A post from Shady Characters

Miscellany № 45: the endangered @

I learn from Mashable and Buzzfeed that Twitter is planning to streamline its user interface so as to downplay the roles of the @-symbol and the ‘#’, or octothorpe.

I am troubled by this.

For the uninitiated, Twitter is a “microblogging” service where users post messages restricted to 140 characters or fewer. When replying to a message, the response is automatically prefixed with an @-sign and the original author’s name. For example, if I, as @shadychars, posted this message:

Who doesn’t love the interrobang‽

Were someone to respond — one @orkneydullard, say — upon hitting the reply button they would be presented with a textbox that is pre-populated with the username of the original author. Their reply might look like this:

@shadychars I know! It’s great, isn’t it?

From my limited reading of the Twitter developer documentation, it looks like this “@username” prefix is what a computer programmer would call “syntactic sugar” — a purely aesthetic construct that has no effect on the underlying functionality of the service. Twitter knows who you are when you post a tweet, and it knows who your respondents are; Twitter’s websites and applications can present the conversation to you in a logical, chronologically-ordered fashion with the authors of the various tweets made clear, as an email client might do, without any actual need to belabour the names of the participants.

Twitter also appears to be looking into the use of “hashtags”, where any word prefixed by a ‘#’ permits users to search for other tweets that use the same term simply by clicking or tapping on the term. Each hashtag in a tweet becomes a sort of mini-topic, or grouping mechanism. My guess (although I haven’t seen any screenshots to confirm this) is that once typed in, hashtags will be removed from the 140-character limit and presented as separate buttons or user interface elements.

I can understand the motivation behind the changes: relying on esoteric syntax and symbols is not the best way to engage sceptical would-be users, and freeing up a few characters per message would certainly help those of us who have trouble expressing ourselves concisely. That said, the @-symbol and the octothorpe have always been the shrinking violets of the punctuation world; it took the arrival of Internet email to rehabilitate the ‘@’, and these days the ‘#’ owes its popularity almost entirely to Twitter. What does the future hold if their most prominent booster casts them by the wayside?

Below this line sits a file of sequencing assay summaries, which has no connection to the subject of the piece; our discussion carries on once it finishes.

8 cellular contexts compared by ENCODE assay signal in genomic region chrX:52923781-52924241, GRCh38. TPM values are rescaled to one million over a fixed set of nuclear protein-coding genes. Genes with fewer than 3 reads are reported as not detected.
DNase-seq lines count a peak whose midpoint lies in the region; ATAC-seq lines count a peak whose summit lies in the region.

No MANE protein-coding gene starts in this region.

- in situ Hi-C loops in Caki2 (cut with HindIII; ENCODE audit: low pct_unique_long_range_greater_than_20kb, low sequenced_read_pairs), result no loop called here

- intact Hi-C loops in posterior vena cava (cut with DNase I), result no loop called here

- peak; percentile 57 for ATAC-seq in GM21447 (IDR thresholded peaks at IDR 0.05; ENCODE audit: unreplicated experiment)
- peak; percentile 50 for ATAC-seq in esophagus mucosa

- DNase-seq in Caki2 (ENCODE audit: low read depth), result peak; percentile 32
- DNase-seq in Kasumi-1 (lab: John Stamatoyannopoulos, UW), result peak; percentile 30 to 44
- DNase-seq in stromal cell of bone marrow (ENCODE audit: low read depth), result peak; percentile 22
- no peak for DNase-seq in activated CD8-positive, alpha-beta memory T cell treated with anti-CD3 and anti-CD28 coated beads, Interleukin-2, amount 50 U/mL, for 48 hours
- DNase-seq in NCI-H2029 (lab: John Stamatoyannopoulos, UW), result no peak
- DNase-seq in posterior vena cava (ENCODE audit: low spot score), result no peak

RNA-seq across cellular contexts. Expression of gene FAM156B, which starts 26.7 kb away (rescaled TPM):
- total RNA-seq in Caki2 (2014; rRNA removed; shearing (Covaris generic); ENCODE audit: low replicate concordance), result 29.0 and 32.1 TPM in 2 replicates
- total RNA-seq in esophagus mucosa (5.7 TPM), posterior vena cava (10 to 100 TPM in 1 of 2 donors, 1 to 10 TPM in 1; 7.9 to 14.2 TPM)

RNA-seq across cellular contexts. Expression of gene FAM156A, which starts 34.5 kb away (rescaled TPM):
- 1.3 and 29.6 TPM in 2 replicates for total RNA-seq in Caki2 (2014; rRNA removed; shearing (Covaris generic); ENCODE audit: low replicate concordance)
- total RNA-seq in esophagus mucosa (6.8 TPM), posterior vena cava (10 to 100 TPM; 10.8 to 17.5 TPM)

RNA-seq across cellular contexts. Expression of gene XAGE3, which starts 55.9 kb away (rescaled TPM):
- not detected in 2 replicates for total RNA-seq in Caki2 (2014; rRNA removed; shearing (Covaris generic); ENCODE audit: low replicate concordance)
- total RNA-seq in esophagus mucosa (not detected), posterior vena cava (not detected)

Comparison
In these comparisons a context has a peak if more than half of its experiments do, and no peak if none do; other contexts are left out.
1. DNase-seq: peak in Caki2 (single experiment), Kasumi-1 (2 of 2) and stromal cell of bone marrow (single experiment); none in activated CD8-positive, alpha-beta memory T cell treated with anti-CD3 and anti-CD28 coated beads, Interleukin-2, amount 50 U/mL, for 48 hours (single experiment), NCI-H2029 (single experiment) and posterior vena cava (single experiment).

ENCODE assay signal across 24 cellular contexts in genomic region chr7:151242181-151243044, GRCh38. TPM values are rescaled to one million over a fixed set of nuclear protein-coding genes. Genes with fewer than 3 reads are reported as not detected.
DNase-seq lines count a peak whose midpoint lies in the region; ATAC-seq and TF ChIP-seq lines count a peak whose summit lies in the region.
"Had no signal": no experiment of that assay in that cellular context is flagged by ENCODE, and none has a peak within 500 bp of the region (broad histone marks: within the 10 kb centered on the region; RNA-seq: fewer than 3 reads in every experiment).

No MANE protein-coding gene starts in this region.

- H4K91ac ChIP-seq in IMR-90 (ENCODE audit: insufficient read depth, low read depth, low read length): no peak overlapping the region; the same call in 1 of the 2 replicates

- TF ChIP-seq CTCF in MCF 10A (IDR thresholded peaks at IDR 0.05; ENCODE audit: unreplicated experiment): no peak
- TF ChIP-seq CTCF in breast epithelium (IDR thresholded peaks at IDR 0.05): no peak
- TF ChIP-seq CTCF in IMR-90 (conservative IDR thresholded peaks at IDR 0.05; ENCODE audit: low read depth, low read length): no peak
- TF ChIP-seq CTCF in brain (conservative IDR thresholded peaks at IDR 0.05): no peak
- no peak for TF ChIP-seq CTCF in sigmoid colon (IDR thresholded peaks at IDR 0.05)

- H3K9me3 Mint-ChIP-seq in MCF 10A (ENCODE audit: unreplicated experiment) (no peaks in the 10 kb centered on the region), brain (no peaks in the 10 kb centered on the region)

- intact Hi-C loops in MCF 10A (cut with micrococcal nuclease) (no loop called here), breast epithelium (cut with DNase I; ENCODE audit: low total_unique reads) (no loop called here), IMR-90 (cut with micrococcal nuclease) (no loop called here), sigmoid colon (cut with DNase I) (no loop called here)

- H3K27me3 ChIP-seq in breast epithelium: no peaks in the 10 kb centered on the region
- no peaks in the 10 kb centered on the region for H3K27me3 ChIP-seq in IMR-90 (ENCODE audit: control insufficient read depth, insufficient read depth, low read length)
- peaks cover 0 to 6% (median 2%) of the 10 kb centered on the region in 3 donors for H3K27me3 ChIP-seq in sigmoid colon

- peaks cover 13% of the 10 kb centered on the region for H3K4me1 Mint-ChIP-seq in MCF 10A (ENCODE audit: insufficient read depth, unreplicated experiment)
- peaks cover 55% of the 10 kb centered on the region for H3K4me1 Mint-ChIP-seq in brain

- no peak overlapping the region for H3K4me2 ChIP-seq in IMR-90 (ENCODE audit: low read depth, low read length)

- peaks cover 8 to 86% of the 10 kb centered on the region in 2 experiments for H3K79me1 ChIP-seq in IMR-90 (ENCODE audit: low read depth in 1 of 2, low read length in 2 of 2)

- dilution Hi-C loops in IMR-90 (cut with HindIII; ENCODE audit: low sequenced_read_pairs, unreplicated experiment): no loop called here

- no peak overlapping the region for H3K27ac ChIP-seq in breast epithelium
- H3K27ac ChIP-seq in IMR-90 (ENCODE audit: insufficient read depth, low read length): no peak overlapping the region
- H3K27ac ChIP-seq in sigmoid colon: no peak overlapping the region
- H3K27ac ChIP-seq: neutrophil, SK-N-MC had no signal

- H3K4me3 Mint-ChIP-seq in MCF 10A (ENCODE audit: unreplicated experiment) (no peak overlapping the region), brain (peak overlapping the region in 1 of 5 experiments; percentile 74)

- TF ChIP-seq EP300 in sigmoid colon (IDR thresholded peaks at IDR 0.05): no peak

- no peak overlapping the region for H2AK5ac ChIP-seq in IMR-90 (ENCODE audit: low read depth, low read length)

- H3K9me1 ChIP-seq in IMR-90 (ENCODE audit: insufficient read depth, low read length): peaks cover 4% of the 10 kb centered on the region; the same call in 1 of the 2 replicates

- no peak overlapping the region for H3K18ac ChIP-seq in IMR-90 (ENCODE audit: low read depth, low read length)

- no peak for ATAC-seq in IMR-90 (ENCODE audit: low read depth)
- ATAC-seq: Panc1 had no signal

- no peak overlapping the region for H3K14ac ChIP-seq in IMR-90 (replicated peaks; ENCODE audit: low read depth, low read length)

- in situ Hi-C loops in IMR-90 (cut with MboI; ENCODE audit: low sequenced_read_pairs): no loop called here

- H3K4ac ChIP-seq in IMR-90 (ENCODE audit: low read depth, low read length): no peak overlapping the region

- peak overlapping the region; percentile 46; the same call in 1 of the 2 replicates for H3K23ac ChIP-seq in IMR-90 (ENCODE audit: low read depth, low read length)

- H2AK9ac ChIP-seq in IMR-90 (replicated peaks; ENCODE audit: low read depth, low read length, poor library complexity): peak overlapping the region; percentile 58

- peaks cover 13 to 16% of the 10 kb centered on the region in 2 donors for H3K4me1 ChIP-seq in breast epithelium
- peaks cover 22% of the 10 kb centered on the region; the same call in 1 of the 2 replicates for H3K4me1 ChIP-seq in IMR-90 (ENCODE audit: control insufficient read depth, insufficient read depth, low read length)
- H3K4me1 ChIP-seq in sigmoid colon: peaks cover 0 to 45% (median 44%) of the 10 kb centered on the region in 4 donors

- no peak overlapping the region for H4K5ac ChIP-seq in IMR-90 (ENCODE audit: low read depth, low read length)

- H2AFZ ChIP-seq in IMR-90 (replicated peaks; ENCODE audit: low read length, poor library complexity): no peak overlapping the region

In happier news: feast your eyes on the view from Ampersand Mountain!

View from Ampersand Mountain, New York
The picturesque (punctuationesque?) view from the summit of Ampersand Mountain in upstate New York. (Image courtesy of user “Mwanner” on Wikipedia.)

Recently, one of my Google Alerts sent me to an innocuous-looking local news site reporting on a hiking group in the Ticonderoga area of New York state. “Trail Mix”, as the group calls itself, have visited a variety of peaks in the Adirondacks — including one which takes its name from the tortuous meanderings of a nearby creek. Welcome, ladies and gentlemen, to Ampersand Mountain!

6 comments on “Miscellany № 45: the endangered @

  1. Comment posted by Bill M on

    Sure is a beautiful view from atop Ampersand Mountain.

    How did the octothorpe become hashtag? I know since childhood it has been referred to as the pound sign and the number sign, but only recently hashtag.

    1. Comment posted by Keith Houston on

      Hi Bill — the ‘#’ was used to identify “channels”, or topics, in an early Internet chat system called IRC. It moved into Twitter from there. The mark itself is often called the hash here in Britain, and I can only imagine that Twitter users plumped for “hashtag” as a more aesthetically-pleasing term than “poundtag” or “octothorpetag” (!).

      Thanks for the comment!

  2. Comment posted by Glenn on

    The 140 character limit is based on the SMS maximum message size, as I understand it. If they’re still supporting that transportation method, then it probably won’t change.

    1. Comment posted by Keith Houston on

      Hi Glenn — very true! That hadn’t occurred to me. It’ll be interesting to see how they deal with the SMS user experience if hashtags and/or @replies are deprecated.

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